Tuesday, November 12, 2013

New OSHA Rule Moves Toward Public Real-Time Company By Company Injury Statistics

                   OSHA’s Assistant Secretary of Labor for Occupational Safety & Health Dr. David Michaels announced a new OSHA rule entitled “Improve Tracking of Workplace Injuries and Illnesses” which will require 478,000 U. S. employers of 20 or more employees to electronically report illness and injury rates to the agency once annually, or quarterly for employers with over 250 workers. OSHA plans to eventually post the data on line, creating a public, facility specific database of workplace injury information for regulators, workers, competitors and prospective employees.
                    According to Michaels, such a database would have several advantages:
·                                   It will allow employers to benchmark their injury rates against others in the same industry and against worldwide industrial injury data generally.
·                                     It will allow government agencies, owners and developers hiring contractors to compare and contrast safety statistics among bidders for their work.
·                                       It will allow contractors with exemplary safety records to have bragging rights over their competitors.
·                                It will allow companies with good safety records to become “employers of choice” among people looking for work within their industries.
·                                       It will push employers to find and remedy safety and health hazards before illness or injury occurs.

     Michaels admits that OSHA and its various state government counterparts taken together have only enough staff to inspect each of the nation’s workplaces subject to OSHA jurisdiction only once every 100 years. Creation of the database should enable regulators to focus enforcement efforts on high risk industries and facilities.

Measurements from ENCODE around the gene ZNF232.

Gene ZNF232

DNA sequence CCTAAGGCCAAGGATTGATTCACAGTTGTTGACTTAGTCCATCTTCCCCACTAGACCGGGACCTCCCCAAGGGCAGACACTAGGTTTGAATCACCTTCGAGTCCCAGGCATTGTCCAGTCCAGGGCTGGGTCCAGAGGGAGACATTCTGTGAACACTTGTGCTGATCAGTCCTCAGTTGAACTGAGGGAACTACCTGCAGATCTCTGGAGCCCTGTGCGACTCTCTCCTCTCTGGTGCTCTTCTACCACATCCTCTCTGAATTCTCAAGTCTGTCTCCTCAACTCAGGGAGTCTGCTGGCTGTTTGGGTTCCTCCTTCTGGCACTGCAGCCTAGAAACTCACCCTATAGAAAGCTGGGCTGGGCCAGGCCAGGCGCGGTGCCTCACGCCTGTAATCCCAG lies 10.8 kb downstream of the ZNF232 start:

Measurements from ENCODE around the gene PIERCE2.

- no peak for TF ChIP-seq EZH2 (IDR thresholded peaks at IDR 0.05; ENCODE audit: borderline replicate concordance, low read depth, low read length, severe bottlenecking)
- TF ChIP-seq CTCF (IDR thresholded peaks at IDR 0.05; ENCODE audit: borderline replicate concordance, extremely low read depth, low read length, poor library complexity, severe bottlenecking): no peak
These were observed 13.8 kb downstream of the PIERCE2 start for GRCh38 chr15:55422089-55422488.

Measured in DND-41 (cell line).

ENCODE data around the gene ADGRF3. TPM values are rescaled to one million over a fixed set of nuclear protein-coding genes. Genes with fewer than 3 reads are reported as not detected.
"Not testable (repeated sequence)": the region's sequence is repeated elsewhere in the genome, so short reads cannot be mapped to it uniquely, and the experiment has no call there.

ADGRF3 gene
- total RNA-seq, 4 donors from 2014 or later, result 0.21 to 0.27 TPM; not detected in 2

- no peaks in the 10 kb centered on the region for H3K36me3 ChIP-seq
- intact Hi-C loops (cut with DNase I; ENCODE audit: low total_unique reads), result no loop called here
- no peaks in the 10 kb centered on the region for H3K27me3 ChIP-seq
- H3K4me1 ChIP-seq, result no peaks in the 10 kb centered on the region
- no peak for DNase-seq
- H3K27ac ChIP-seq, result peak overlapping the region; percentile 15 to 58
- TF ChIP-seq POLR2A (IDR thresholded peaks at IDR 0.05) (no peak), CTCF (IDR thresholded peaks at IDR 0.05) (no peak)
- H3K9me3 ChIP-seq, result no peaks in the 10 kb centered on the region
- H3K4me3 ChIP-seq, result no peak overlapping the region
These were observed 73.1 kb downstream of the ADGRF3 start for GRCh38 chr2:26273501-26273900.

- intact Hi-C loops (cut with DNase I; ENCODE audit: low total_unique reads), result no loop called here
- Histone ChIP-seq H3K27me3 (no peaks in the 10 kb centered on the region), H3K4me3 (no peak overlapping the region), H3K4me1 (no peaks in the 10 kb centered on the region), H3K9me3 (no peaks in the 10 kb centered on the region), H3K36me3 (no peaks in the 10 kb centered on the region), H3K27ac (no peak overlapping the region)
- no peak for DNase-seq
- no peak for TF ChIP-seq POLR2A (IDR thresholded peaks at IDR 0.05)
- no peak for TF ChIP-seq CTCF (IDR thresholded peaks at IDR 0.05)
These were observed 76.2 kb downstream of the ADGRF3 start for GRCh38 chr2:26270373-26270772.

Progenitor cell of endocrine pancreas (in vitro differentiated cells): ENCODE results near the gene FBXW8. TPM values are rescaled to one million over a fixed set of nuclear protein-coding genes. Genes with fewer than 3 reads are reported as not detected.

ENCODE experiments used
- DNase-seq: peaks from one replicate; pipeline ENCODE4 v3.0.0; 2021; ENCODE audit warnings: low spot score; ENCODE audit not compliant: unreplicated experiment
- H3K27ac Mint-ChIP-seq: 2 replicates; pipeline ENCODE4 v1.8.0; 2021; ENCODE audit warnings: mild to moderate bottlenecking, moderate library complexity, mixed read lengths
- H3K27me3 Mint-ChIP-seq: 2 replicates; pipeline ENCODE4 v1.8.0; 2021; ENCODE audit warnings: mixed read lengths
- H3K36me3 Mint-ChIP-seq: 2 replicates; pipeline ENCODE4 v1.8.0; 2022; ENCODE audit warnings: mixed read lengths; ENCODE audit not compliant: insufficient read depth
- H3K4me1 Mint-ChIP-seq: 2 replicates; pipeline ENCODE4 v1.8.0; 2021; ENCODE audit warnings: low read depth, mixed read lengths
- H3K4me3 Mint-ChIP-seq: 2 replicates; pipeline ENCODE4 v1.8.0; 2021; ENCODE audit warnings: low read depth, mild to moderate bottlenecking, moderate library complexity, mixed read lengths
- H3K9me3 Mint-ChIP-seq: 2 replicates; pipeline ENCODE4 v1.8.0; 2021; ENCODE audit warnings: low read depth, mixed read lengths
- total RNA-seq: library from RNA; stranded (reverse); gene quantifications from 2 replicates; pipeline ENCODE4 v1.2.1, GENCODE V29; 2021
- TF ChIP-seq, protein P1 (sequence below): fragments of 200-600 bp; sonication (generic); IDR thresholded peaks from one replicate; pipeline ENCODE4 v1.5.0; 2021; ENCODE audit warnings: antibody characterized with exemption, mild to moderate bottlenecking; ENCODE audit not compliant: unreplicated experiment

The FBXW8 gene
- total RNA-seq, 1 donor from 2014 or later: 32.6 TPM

The National Association of Manufacturers has already announced its opposition to the proposed rule. NAM Director of Labor and Employment Policy Amanda Wood denies that publishing company specific and facility specific injury statistics would “further the end game to achieve safer workplaces.”
                    “Discussing specific injury and illness data could lead to unfair characterizations of businesses by people who just see a statistic and don’t know the circumstances behind it,” Wood said. “We need best practices, not additional regulations, at this time.”

                    OSHA has scheduled a public hearing on the proposed rule in Washington, D. C. January 9, 2014, and public comment on the rule closes February 6.
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